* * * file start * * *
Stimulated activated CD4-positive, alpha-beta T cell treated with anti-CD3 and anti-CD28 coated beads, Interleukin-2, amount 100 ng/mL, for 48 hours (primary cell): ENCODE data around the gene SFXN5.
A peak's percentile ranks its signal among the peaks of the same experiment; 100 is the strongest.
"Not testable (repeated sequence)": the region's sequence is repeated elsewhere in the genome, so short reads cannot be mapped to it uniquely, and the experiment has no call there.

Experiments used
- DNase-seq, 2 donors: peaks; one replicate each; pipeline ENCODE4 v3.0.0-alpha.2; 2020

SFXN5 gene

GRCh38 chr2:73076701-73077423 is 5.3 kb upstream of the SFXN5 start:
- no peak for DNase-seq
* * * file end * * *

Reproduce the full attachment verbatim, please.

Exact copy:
Stimulated activated CD4-positive, alpha-beta T cell treated with anti-CD3 and anti-CD28 coated beads, Interleukin-2, amount 100 ng/mL, for 48 hours (primary cell): ENCODE data around the gene SFXN5.
A peak's percentile ranks its signal among the peaks of the same experiment; 100 is the strongest.
"Not testable (repeated sequence)": the region's sequence is repeated elsewhere in the genome, so short reads cannot be mapped to it uniquely, and the experiment has no call there.

Experiments used
- DNase-seq, 2 donors: peaks; one replicate each; pipeline ENCODE4 v3.0.0-alpha.2; 2020

SFXN5 gene

GRCh38 chr2:73076701-73077423 is 5.3 kb upstream of the SFXN5 start:
- no peak for DNase-seq